Obesity,Diets#Eating Disorders#Bullying#Fat Acceptance#Please Share
British Columbia is in the midst of a-n epidemic of obesity. Approxi mately 60 per cent of adults are overweight or obese as are 29 per cent of our youth. This is a threat to the physical health of our population and to the fiscal health of our province.
Health care accounts for 40 per cent of government expenditures and at current growth rates it will consume 70 per cent of revenues by 2040. This will leave little left for education, social services and infrastructure.
Obesity related illness costs the province over $450 million per year and reducing obesity will help reign in health care spending.
O-besityleadsto7.7percentofcan cers, a significant proportion of heart d-isease and most cases of type 2 diabe tes. Obese adults die up to seven years earlier than normal weight peers. The dollar cost and the lives lost is a call to action.
A major contributor to the obesity e-pidemic is the consumption of sugar sweetened beverages (SSB). This term includes all drinks with added caloric sweeteners such as soft drinks, fruit punches, vitamin waters and energy drinks. SSB are popular and possess unique properties which promote weight gain.
Unlike "junk food," "junk drinks" t-end not to make one feel full. A per son drinking SSB will eat as much food during the day as they would have had t-hey drank water -and in some stud ies, even more. SSB are strongly linked with obesity in all ages.
S-SB are heavily marketed, inexpen s-ive and easily available in increas ingly large portions. Soft drink sales amount to 66 litres per year for each Canadian. Regular consumers ingest considerably more as this figure is an average.
According to Statistics Canada, 50 per cent of 15-year-old males reported having a soft drink in the previous 24 hours, and the average serving size was 700 ml. Even if consumed twice weekly, this would amount to over 72 litres per year. In recognition of the role SSB play in obesity, the Center for D-iseaseControl, theInstituteofMedi c-ine, the American Academy of Pediat rics, the Canadian Paediatric Society, the Public Health Agency of Canada and the BC Healthy Living Alliance have all recommended that steps be taken to reduce SSB consumption.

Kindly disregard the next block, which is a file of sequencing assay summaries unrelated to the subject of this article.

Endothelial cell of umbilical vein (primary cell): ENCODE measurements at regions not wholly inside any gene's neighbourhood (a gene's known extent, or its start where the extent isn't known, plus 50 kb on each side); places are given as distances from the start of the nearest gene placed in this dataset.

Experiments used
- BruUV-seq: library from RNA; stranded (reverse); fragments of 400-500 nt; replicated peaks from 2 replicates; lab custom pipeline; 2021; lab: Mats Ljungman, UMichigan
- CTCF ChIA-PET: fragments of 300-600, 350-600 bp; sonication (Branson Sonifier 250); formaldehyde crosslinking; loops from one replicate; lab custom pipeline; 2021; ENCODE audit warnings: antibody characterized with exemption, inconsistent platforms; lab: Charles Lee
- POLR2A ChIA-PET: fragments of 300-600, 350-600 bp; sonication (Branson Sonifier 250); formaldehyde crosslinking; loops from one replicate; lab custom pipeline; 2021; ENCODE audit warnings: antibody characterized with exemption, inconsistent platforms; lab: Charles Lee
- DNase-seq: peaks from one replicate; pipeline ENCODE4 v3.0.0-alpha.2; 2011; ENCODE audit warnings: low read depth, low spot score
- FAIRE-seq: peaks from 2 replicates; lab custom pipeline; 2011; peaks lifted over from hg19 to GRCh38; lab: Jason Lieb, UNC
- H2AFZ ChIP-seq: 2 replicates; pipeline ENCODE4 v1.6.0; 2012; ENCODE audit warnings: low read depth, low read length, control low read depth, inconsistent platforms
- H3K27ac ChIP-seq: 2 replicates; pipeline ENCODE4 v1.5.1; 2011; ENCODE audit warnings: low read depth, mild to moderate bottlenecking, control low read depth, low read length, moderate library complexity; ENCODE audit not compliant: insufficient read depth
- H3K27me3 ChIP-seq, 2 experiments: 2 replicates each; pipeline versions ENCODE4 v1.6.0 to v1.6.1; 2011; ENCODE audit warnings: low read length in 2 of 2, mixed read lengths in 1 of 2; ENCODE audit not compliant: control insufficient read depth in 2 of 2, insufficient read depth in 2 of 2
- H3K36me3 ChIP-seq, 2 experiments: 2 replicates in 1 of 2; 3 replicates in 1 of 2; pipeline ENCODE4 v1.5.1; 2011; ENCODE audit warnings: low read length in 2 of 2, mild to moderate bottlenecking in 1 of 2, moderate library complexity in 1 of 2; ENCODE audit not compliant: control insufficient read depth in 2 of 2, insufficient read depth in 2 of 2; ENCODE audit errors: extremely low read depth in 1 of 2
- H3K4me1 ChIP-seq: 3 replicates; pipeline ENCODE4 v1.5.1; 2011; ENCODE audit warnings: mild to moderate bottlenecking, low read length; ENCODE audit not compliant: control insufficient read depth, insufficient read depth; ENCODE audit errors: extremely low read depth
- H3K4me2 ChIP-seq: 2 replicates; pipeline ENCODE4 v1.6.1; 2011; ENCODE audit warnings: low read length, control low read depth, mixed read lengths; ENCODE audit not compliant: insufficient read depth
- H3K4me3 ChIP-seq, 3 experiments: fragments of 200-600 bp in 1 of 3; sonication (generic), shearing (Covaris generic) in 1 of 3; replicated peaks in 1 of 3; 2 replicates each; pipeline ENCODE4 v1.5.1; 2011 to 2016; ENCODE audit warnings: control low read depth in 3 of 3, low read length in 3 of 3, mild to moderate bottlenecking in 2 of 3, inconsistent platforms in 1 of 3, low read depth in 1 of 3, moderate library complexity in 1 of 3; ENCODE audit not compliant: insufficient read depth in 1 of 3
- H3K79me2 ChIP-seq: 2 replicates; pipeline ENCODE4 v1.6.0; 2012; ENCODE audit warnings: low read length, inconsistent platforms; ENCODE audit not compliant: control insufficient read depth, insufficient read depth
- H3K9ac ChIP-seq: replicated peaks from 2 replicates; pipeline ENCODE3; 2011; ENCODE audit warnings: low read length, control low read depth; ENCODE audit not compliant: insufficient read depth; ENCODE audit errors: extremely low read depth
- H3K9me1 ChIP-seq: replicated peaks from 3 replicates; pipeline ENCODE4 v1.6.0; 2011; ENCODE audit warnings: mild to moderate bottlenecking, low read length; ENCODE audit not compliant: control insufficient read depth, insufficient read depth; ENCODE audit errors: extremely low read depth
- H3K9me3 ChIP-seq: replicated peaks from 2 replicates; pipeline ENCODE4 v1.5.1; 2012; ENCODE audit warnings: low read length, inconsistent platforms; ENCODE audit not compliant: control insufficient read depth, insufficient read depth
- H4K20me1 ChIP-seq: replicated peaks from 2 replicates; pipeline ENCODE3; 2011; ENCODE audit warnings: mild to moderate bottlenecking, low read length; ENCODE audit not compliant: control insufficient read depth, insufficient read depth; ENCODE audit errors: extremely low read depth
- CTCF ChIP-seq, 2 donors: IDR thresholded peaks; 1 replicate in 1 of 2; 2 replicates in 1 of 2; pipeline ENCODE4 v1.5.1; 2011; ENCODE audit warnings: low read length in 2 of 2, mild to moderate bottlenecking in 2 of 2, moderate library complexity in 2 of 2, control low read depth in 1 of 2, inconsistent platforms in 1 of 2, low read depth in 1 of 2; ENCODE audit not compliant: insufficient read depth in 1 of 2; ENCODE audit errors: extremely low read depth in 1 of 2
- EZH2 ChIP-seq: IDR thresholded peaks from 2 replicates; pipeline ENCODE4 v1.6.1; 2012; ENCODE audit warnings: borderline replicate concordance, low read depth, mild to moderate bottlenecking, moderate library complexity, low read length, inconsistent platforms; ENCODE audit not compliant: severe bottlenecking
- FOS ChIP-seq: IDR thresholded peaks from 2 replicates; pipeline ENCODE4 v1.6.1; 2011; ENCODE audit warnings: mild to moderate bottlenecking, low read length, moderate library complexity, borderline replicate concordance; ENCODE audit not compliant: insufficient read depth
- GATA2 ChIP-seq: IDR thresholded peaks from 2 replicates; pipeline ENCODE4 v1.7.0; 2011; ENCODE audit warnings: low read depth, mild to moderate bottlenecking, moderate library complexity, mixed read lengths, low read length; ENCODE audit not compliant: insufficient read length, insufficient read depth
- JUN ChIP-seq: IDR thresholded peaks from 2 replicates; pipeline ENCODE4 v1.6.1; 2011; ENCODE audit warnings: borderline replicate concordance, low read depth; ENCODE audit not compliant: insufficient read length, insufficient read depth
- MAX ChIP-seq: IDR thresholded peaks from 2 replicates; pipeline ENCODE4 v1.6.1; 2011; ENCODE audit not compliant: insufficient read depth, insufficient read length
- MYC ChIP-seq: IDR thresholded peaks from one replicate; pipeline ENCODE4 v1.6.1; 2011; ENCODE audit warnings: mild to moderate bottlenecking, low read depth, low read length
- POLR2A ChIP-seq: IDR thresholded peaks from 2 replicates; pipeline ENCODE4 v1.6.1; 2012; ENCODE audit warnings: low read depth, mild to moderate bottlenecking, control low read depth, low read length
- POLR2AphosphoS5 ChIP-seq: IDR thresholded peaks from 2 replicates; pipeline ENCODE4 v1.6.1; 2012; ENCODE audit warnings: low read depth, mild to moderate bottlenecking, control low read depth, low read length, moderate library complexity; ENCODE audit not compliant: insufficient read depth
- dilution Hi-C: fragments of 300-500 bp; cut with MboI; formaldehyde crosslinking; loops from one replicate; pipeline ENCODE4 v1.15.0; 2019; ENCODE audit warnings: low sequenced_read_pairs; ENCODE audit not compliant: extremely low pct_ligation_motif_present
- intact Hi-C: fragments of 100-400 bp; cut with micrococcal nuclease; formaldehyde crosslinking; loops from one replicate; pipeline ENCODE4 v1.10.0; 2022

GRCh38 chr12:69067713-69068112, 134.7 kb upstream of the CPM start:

Last summer, a group of health experts and other stakeholders in B.C. convened to write an Obesity Reduct-ion Strategy, which was then for warded to the Ministry of Health.
A major recommendation of the report was that steps be taken to reduce the consumption of SSB through public education and the implementation of a levy or tax, on the sales of SSB.
The province should embrace these recommendations as they reflect the lessons learned from the hard fought b-attle against tobacco. Tobacco con trol succeeded through a combination o-f public policy interventions includ ing education, advertising and sales r-estrictions, smoking cessation pro grams and taxation.
The U.S. National Academy of Scie -nces concluded that "[the] sin gle most direct and reliable method for reducing consumption [was] to increase the price of tobacco ... ."
R-esearch, and common sense, sug gests that a tax on SSB will reduce consumption and therefore reduce obesity rates. Another benefit would be the message sent to consumers. The beverage industry spends millions of dollars telling us that "pop adds life." Little is spent informing consumers that excessive consumption can do just the opposite.
Most importantly, a tax on SSB would enhance personal responsibility as those who consume soft drinks would then contribute proportionately towards the additional health care costs they incur.
Recent work indicates that up to 20 per cent of adult obesity is the result of excessive soft drink consumption. T-his corresponds to a bill of $90 mil lion per year for B.C.
A-levy on sugar sweetened bever ages would help the province recoup this expense.
The revenue could be used for health p-romotion activities such as subsidiz ing the price of fruit and vegetables or reducing the cost of physical activity for vulnerable children and youth.
In their reaction to the HST, British Columbians have clearly indicated that they need to be consulted before any significant changes in taxation. Recent polling has indicated that 70 p-er cent of British Columbians sup port a tax on SSB if the proceeds are u-sed for health promotion. In addi tion, the Select Standing Committee on Finance and Government Services h-as recommended that the govern ment examine fiscal tools to reduce SSB consumption.
Leadership candidates for both part-ies should carefully review the Obe sity Reduction Strategy and the case for a health promotion levy on sugar sweetened beverages. We encourage all candidates to clearly articulate their position on this recommendation.
Dr. Tom Warshawski is chair of the Childhood Obesity Foundation in Victoria.